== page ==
It seems that we sometimes create obstacles for ourselves, making some things far more difficult than they really are. For some reason we just decide that it’s impossible, and whenever we have to deal with the matter in question we suffer. In reality those obstacles might be tiny, though.
One of my exams last term consisted of analyzing a law proposal concerning the security of vital societal functions against a certain type of threats. The task seemed never-ending: first I had to read about 250 pages written in juridical (Swedish) jargon, then try to apply supersoft decision theory to analyze and evaluate the proposition.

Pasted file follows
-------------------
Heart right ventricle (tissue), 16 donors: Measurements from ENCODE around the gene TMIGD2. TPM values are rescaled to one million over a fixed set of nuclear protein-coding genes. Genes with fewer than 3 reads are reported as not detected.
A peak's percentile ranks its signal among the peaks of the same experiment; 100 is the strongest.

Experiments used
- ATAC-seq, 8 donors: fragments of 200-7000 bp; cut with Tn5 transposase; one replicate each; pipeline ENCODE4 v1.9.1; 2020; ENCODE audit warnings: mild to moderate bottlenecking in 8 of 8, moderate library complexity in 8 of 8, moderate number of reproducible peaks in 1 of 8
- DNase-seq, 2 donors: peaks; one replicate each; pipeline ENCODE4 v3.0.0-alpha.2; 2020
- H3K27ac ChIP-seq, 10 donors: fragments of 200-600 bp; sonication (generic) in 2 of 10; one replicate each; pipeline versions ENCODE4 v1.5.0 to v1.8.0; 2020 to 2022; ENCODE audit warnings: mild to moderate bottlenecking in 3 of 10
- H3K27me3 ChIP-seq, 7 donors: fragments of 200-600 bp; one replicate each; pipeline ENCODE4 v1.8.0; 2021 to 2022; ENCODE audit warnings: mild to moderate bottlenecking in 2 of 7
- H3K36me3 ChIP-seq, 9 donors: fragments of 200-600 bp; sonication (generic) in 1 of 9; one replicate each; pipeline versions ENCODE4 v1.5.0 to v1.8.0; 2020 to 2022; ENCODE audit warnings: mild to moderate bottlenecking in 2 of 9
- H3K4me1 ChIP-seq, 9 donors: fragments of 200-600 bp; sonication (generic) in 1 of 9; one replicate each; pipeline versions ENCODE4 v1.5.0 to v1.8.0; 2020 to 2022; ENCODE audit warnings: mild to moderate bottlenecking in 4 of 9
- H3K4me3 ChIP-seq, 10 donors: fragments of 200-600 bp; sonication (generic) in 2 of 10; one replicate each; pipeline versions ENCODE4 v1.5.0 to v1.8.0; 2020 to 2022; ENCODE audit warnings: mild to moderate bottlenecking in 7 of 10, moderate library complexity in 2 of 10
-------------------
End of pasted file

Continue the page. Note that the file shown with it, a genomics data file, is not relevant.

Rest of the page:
The topic was interesting, but it also scared me. The initial thoughts that came to my mind were “I don’t know anything about law, how will I be able to evaluate anything?” and “OMG, I’ve never written anything academic in Swedish, this is going to be a disaster”. During the process I really started doubting my own intelligence, thinking that it might be a far better idea to start looking for a job at the local supermarket.
But guess what? I passed, and I even got a good mark. For me it really was an achievement, because I managed to prove to myself that my brain isn’t as underdeveloped as I sometimes think it is, and that I also have what it takes to analyze and estimate laws and other types of decisions. There is room for improvement (there always is) but I’m not a totally lost case.